— Specimens with Memoirs of the Less-known British Poets, Complete • George Gilfillan

... said Flea after awhile, the mother-feeling in her making her watch Flukey with concern. "Last night a-laying' in the field didn't do ye any good. Let me lug Prince Squeaky." ...
— From the Valley of the Missing • Grace Miller White

... of France. Her bones rest in some corner of Westminster's noble abbey; his moulder amongst those of thousands of others, Yorkists and Lancastrians, under the surface of the plain, where Mortimer's Cross once stood, that plain on the eastern side of which meanders the murmuring Lug; that noble plain, where one of the hardest battles which ever blooded English soil was fought; where beautiful young Edward gained a crown, and old Owen lost a head, which when young had been the most beautiful of heads, which had gained for him the appellation of ...
— Wild Wales - Its People, Language and Scenery • George Borrow

... wounded rounded up, Koppy. Nobody dead. Just as well. Funerals are a nuisance. Can't see why a bohunk can't sneak off into the bush and die without any bother. If there's more than one speeder load to lug that seventy-five miles to the hospital, there'll be the devil to pay. You and the cooks have your hands full bandaging the rest of the evening, I guess. Come up in an ...
— The Return of Blue Pete • Luke Allan

... and solemnities are said to have been instituted more than a thousand years previously by Lug, in honor of Lailte, the daughter of the King of Spain, and wife of MacEire, the last king of the Firbolg colony. It was at her court that Lug had been fostered, and at her death he had her buried at this place, where he raised an immense mound over her ...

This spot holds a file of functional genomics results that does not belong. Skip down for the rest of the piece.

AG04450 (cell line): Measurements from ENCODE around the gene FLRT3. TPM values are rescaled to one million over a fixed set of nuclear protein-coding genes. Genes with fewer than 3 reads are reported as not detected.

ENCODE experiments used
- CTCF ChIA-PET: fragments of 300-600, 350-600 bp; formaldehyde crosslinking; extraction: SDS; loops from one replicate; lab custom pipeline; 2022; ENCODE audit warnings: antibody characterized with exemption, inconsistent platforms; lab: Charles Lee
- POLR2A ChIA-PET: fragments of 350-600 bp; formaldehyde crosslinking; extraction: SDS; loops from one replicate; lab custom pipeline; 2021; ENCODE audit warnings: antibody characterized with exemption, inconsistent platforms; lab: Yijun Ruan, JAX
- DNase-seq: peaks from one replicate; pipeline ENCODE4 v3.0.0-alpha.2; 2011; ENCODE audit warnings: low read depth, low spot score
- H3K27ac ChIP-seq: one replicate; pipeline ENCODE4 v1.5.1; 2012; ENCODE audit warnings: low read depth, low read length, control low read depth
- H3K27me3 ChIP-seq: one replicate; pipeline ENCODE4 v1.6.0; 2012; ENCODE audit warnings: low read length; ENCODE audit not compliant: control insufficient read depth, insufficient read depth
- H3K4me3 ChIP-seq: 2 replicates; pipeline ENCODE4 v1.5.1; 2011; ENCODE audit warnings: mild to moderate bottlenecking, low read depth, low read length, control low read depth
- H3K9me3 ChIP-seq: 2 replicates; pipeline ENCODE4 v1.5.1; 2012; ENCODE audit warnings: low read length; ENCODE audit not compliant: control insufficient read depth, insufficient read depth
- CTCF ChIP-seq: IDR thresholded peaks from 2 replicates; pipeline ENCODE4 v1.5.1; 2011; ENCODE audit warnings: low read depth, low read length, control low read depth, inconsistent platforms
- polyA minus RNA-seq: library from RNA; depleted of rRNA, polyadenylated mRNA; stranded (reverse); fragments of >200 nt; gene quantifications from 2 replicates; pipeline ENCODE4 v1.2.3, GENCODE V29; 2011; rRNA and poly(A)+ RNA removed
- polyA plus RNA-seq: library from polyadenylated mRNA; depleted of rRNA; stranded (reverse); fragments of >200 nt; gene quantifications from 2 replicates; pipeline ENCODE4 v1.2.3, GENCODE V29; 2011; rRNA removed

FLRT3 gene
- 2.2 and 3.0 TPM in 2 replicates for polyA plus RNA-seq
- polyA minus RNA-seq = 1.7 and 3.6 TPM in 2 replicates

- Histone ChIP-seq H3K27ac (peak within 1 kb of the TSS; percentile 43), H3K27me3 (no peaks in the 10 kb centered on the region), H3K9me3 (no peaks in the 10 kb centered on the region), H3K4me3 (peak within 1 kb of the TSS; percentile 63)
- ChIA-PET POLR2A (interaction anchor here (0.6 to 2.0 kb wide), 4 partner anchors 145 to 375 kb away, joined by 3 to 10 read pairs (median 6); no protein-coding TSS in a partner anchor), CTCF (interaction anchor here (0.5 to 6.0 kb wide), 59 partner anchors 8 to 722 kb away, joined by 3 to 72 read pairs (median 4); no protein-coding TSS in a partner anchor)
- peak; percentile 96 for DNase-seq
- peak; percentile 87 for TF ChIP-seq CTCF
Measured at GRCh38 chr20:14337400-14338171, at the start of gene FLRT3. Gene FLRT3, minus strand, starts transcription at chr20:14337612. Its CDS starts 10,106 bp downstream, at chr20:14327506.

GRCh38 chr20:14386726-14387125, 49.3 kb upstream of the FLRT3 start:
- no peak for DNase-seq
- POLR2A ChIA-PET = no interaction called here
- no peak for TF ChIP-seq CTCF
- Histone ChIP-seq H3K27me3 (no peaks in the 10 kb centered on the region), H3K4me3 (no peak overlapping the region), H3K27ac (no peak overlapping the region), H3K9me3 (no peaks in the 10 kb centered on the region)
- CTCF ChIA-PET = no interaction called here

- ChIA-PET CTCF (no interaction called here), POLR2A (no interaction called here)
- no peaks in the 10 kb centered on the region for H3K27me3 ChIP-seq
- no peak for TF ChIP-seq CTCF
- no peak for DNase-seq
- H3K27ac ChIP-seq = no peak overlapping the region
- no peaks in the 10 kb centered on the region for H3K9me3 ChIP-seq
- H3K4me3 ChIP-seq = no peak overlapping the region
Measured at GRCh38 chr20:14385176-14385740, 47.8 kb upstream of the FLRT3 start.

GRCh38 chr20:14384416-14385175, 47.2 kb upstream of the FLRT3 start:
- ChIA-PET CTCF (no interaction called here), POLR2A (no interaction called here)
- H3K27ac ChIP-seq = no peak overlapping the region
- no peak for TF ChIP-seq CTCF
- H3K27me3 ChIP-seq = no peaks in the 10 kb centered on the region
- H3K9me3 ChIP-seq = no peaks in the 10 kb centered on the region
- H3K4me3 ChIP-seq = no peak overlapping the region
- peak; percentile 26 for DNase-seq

— Irish Race in the Past and the Present • Aug. J. Thebaud

... man had dismounted, but he dared not release his horse. He was endeavouring to lug the struggling brute back with the strength of one arm, while with the other he slashed aimlessly, The tentacles of a second grey mass had entangled themselves with the struggle, and this second grey mass came to ...
— Twelve Stories and a Dream • H. G. Wells

... conventional good people, his mother and father, his best friends and his outraged wife. The latter never knew, she used to say, what he would bring home for dinner. "He always forgot to bring home the steak, but he never forgot to lug along some derelict." More than once he was robbed, often he was imposed upon. Once he met an interesting vagabond who spoke several languages, quoted the Bible with ease and accuracy, and so fired the heart of our simple man ...
— The Foundations of Personality • Abraham Myerson